Peter Rozovsky is starting to read Sjowall and Wahloo’s Martin Beck series (though why we always consider it Beck’s series I don’t know – it has a strong ensemble cast). I predict he will enjoy the humor as well as the social criticism.
Crime Beat, the excellent South African blog, has some interesting things to say about the genre in general, and Scandinavian crime fiction in particular: “there is a mood that is pure Scandinavia in these books, a kind of existential landscape that fills some deep gap in the psyche of the international crime junky. And on top of it, Scandanavians buy more books per capita than anyone else in the world.” The author, Joe Muller, points to the essential morality of the books which are in tune with the element of redemption that Chandler located in the hero of the mean streets. He also discusses the brio of Italian crime fiction and Dutch split pea soup.
The Curious Book Fans blog has a review of Arnaldur Indridason’s Arctic Chill. The reviewer, Mary Bor, feels it’s a slight disappointment in a series that sets a very high bar. She misses the specific sense of place that sets the books apart:
This is a story that could have taken place in any European country: it doesn’t reveal anything new or surprising about how Icelanders feel about immigrants, especially at a time of financial crisis in that country. The previous books have at their core some topic that is intrinsically Iceland, perhaps based on a cultural or historical detail that roots the story firmly in Iceland and no other place. Although Indridason does his usual fine job of depicting Iceland and, this time, what it is to live there during the long harsh winters, there was little of the essence that sets his books apart from those of other Scandinavian crime fiction writers.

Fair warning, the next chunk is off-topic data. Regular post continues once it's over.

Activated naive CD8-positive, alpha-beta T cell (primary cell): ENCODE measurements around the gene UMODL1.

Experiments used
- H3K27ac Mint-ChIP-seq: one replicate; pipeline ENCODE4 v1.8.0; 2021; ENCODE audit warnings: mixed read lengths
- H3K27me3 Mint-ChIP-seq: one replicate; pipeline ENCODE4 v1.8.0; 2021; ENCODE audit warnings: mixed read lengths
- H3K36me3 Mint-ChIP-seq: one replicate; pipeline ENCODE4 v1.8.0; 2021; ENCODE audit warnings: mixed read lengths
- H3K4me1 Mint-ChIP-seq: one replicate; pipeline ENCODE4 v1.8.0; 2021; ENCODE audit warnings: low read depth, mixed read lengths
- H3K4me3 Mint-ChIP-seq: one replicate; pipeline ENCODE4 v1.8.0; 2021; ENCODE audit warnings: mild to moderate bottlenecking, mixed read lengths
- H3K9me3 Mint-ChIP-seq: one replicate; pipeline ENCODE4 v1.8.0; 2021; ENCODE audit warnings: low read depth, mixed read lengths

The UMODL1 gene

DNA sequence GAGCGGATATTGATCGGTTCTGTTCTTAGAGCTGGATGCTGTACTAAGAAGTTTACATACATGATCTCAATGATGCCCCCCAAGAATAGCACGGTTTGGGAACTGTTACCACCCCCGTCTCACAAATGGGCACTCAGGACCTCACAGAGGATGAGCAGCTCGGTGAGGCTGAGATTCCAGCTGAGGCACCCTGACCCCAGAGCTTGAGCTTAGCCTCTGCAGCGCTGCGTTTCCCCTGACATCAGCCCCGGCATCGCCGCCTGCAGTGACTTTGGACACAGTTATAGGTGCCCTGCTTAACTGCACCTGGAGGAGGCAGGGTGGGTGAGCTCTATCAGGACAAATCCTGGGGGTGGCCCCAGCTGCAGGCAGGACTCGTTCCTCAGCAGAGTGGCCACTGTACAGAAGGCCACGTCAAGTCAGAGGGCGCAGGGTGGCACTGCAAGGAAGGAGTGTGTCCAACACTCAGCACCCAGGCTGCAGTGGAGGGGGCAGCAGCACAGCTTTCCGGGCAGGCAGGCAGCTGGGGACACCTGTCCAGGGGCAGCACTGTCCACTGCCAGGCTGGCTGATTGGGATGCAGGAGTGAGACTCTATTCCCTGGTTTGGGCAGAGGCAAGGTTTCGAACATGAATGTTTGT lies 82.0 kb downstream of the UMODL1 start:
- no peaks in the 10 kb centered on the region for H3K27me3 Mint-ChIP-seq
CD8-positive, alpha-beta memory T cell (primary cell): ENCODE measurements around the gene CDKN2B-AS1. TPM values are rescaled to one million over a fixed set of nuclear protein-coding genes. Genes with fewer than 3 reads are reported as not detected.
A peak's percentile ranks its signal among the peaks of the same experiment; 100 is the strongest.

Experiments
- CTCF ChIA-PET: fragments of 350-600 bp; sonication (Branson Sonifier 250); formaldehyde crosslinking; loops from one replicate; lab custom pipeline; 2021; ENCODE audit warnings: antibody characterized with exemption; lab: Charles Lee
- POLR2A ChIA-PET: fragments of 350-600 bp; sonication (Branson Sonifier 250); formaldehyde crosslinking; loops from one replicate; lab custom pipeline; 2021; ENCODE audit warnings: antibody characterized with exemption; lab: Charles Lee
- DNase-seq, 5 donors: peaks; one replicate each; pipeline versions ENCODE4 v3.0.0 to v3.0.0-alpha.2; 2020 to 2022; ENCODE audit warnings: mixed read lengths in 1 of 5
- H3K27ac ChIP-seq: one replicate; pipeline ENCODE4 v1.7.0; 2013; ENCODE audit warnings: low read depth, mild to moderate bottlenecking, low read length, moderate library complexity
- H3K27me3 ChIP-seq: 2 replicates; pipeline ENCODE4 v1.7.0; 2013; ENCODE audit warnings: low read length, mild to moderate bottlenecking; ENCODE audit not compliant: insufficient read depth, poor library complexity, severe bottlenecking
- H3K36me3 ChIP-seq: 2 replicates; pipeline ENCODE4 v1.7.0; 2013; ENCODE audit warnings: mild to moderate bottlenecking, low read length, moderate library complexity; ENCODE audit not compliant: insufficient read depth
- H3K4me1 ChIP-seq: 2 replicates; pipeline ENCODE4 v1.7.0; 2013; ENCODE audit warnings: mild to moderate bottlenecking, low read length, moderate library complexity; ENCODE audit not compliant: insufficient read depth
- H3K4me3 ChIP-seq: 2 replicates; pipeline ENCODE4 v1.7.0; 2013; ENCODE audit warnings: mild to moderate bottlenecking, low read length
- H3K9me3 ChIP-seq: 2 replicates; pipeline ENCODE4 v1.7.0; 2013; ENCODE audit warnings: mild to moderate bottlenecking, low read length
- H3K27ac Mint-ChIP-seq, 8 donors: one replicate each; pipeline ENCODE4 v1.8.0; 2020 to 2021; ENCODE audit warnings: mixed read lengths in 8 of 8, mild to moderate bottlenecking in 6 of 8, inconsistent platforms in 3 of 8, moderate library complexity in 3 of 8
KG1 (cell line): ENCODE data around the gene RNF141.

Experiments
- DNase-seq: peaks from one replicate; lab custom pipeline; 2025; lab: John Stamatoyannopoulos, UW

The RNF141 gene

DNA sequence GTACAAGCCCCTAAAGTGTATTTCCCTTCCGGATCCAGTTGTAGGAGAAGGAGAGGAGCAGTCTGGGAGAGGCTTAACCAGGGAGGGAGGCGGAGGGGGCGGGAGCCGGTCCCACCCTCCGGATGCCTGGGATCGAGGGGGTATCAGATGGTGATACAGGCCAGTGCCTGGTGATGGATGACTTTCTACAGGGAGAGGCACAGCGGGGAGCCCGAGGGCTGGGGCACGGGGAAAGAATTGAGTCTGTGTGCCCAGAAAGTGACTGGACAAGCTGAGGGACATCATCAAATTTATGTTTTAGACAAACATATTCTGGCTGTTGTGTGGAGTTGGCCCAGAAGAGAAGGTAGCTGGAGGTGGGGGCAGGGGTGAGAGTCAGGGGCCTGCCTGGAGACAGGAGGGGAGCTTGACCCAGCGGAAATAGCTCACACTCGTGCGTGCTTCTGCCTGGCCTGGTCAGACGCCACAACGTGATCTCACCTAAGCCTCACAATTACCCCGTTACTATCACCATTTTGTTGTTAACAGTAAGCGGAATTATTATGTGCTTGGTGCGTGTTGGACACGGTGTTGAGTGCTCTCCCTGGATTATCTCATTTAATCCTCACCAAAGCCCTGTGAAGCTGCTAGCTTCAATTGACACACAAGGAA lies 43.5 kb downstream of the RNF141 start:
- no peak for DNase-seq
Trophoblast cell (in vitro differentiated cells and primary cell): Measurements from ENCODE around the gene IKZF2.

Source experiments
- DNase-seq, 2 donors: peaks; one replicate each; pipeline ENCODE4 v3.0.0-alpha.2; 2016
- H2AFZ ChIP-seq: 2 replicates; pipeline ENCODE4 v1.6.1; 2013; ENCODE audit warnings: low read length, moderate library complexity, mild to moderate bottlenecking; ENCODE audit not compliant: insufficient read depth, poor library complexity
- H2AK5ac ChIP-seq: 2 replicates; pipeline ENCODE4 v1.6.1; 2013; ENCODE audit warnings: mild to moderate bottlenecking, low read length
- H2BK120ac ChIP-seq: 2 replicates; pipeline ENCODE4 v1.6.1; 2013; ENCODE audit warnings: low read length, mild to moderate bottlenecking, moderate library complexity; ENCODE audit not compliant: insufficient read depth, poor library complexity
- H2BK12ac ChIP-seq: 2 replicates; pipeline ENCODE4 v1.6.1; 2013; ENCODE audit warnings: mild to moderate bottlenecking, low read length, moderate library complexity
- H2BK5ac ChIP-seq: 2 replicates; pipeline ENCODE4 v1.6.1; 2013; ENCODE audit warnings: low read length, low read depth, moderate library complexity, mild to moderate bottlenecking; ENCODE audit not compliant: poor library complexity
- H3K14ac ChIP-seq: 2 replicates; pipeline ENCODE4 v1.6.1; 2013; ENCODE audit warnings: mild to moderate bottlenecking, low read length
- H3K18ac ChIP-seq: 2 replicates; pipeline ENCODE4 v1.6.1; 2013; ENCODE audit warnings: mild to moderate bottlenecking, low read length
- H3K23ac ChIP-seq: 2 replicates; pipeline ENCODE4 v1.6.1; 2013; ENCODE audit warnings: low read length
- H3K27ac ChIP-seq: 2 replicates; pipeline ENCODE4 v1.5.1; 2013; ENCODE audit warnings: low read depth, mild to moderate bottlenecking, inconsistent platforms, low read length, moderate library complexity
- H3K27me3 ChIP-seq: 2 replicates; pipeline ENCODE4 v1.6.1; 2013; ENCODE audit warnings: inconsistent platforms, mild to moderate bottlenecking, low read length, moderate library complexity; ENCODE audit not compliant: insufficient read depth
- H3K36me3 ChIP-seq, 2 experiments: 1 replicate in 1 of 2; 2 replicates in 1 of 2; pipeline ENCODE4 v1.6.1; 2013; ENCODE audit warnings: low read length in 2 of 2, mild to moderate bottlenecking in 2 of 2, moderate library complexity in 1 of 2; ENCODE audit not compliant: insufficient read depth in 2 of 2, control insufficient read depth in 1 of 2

It’s an interesting critique. Perhaps the fact that the setting feels like the rest of Europe actually does tell us something about Iceland – as its wave of new wealth changed its culture, some of its insular individuality behind as it joined the wider world. Personally, I thought the Icelanders’ reaction to immigrants was well depicted in this story, with people expressing their thoughts to the investigators in terms that were reserved, conflicted, full of awkward concern that the homogeneous society they had grown up with had changed, but either too fair-minded or too cautious to express resentment openly. I liked the shades and nuances of race relations painted here in something other than black and white.
Attitudes and demographics have likely shifted in response to the little country’s massive financial meltdown, but that happened after this book was written, which was first published in Iceland in 2005. The year after, when I interviewed Arnaldur, he talked about this book’s themes and how the new wealth in the country was altering attitudes and lifestyles in ways that his hero, Erlendur, a fan of rugged rural landscapes, traditional cuisine, and simple living would not appreciate. The author told me nobody could figure out where the money was coming from, just that it had made everyone want more. The story of the decade.
I can’t remember what television program I was watching when I heard an Icelander comment on the financial mess. She said that those who think of Iceland as being cautious, safety-conscious, and well-regulated as other Scandinavian countries. “We are marauders,” she said, quite seriously. I am not sure how accurate that is, but I will be interested to see how the aftereffects of this extraordinary collapse looks over the shoulders of Erlendur’s investigative team in a future volume of this series.